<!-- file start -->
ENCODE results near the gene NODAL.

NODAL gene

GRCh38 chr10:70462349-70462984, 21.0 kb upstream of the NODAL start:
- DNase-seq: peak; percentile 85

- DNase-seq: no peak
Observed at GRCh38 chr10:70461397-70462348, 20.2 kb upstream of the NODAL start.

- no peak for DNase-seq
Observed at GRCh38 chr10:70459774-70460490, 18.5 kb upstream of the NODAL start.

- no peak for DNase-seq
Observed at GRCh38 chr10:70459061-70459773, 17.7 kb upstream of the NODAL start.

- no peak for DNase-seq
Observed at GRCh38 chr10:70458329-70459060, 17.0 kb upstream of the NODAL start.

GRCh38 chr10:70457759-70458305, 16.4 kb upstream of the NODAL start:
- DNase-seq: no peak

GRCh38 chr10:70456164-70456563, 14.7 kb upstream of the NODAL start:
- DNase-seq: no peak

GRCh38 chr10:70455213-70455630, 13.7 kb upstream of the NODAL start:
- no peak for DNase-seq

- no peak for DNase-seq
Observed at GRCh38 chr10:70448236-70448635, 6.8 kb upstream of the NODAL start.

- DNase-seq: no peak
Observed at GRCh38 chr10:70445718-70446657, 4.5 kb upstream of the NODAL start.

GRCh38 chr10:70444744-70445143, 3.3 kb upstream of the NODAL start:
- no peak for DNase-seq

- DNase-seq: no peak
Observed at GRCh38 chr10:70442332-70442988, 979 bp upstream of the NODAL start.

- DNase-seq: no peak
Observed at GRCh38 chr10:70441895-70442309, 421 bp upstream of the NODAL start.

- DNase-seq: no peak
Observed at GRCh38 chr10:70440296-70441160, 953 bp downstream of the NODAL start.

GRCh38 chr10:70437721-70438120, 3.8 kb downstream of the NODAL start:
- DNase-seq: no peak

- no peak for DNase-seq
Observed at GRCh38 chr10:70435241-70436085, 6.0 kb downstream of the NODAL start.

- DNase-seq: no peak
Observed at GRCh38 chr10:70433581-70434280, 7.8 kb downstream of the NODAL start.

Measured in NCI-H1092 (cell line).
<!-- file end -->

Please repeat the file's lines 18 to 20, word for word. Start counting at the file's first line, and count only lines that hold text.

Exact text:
- no peak for DNase-seq

- no peak for DNase-seq
Observed at GRCh38 chr10:70448236-70448635, 6.8 kb upstream of the NODAL start.